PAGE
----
SB 544 is the first of a series of bills relating to mobile home taxation and governance going through the legislative process. This bill would prohibit a municipality from charging a mobile home park more than it would other customers for the same type of water and sewer services. It also revises the membership of the Commission and changes the name of the governing organization from the Mobile Home Commission to the Manufactured Home Commission. Finally, the bill adopts the Federal law definition of “manufactured home” .This bill has passed the Senate and in now in the House Committee on Local Government and Urban Policy, Yet to be legislatively addressed is the very important and potentially controversial “mobile home tenants’ bill of rights”.


State Officers Compensation Commission — The SOCC which recommends the salary of the elected state officials, will make its recommendations prior to November 1. The Governor recently named three new members to the Commission. They are Gary Corbin, a former state senator, Penny Dietch, a Compuware Corporation official, and Larry Leatherwood, a retired Department of Transportation official. All three have been named to represent the general public. Their terms expire June, 2008. Their recommendations must be approved by a majority vote of the legislature to go into effect.

Supreme Court Decision — The Michigan Supreme Court recently overturned a 23 year old decision regarding eminent domain, the term applied to the government’s taking of property. The Court ruled that property could only be taken if it was going to be used for a public purpose or for the public good. The decision said that generally private property cannot be taken and then put to private use. At issue was the taking of private property near the Metropolitan Detroit airport for an industrial park. The court ruled that Wayne County could not take the property because an industrial park was not of specific benefit to the public. In making this ruling, the court overturned a 1981 Supreme Court decision known as the “Poletown” decision which took private property to build a General Motors plant.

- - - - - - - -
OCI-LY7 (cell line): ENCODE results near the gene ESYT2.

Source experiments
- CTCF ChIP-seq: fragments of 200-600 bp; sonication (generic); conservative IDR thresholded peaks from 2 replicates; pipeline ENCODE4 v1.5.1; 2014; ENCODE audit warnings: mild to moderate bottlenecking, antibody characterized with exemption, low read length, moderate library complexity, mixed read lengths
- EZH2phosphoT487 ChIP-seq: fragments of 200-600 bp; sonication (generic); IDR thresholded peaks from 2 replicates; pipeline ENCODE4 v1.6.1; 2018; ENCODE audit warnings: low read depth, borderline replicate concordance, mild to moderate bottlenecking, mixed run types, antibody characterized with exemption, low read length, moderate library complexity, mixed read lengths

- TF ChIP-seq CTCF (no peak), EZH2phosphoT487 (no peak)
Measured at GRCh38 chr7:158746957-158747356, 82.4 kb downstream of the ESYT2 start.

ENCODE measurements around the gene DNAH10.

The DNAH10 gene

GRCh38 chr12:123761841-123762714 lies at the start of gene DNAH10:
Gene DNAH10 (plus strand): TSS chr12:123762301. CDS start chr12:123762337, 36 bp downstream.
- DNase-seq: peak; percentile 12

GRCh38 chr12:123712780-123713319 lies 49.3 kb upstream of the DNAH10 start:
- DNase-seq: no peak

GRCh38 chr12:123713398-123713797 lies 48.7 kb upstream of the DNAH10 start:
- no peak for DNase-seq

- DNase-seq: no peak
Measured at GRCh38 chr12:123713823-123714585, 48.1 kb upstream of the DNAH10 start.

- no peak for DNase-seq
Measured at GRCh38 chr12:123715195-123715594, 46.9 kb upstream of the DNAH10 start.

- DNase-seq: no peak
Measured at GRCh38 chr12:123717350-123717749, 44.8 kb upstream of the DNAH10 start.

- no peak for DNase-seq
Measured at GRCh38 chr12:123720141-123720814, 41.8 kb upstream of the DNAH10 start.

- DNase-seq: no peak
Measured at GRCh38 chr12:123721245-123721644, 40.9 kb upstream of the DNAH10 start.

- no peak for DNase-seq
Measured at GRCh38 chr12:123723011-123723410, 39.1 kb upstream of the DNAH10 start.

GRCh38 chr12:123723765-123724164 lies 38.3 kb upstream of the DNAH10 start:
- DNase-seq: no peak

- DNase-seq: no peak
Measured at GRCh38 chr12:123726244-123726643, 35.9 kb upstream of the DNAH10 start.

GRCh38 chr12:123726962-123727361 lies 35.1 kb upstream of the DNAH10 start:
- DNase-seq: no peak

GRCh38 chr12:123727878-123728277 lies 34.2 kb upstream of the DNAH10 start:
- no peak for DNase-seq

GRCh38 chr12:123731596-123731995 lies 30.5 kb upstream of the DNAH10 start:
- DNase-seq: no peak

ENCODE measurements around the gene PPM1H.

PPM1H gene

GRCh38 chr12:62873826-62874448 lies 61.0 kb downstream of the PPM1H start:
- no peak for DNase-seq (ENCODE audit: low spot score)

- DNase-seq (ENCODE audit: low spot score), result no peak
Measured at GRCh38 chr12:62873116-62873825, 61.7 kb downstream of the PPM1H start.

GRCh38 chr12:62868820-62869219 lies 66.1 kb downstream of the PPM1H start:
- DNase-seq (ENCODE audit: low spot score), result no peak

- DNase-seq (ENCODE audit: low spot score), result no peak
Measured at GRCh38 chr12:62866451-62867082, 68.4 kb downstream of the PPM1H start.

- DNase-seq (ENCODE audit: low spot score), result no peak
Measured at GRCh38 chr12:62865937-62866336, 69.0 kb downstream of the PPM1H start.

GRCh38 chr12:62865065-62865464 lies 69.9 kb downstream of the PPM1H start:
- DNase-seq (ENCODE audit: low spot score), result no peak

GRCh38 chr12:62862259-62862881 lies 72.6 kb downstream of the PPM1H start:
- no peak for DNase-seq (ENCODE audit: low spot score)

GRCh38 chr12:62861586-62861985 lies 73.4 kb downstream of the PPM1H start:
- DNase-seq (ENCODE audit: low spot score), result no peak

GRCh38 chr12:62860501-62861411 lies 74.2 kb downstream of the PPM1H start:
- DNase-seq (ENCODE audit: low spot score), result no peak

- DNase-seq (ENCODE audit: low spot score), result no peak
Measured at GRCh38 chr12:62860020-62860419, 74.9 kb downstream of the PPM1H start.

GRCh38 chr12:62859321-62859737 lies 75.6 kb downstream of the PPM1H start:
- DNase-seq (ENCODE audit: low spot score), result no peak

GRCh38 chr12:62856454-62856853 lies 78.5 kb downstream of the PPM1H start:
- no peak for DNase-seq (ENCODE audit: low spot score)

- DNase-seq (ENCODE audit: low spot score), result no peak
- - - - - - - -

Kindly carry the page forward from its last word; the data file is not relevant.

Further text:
Ralph Nader Controversy — A political battle is brewing involving both major parties regarding the designation Ralph Nader will carryon the November presidential ballot. The secretary of state refused to certify Nader as the Reform Party candidate because another faction of that Party claims to be the “real” Reform Party with another candidate. Meanwhile, petitions were circulated to get Nader’s name on the ballot as an Independent candidate. With a tremendous amount of assistance from the Republican party, enough signatures were obtained to get Nader on the ballot as an Independent. The Democratic Party is crying “foul” because they believe the Republicans circulated petitions for Nader in order to split the Democrat vote in November. The Democratic officials are threatening to sue to keep Nader off the ballot as an Independent.

Women Against Anti-Affirmative Action Initiative — The Michigan Chapter of the National Women’s Caucus has announced its opposition to the Michigan Civil Rights Initiative. the attempt to change the Constitution to ban race as a consideration in the admission policies of universities. This effort is now stalled in terms of being on the ballot in 2004 because various legal decisions bogged down the collection of the required number of signatures. Supporters of this anti-affirmative action initiative promise to get it on the ballot, in 2006.

Governor’s Ban on Supply Purchases — Governor Granholm has issued a ban on the purchase of supplies by state agencies for the remainder of the fiscal year due to the state’s fiscal crisis. Exempt from the ban are items required by court order, items necessary for the health and safety of state residents, and items required to meet the basic needs of those institutionalized in the state.

Sale of State Hospital — After finally selling Northville State Hospital, the state has announced the acceptance of bids for the sale of Ypsilanti Regional Hospital, the old Ypsilanti State Hospital. Of course, proceeds from the sale will be used to assist in the budget deficit.

People in the News

John Cherry, Michigan’s Lieutenant Governor has been named Treasurer of the National Lieutenant Governors Association.

Editor’s note: Alvin Whitfield is former President of the Lansing SERA Chapter and former Chairperson of the Michigan SERA Council and current Legislative Representative for both the Council and the Lansing Chapter. He may be contacted at 1241 Runaway Bay Drive, C-3, Lansing, Michigan 48917; phone 517/703-9666; e-mail: alwhit@worldnet.att.net.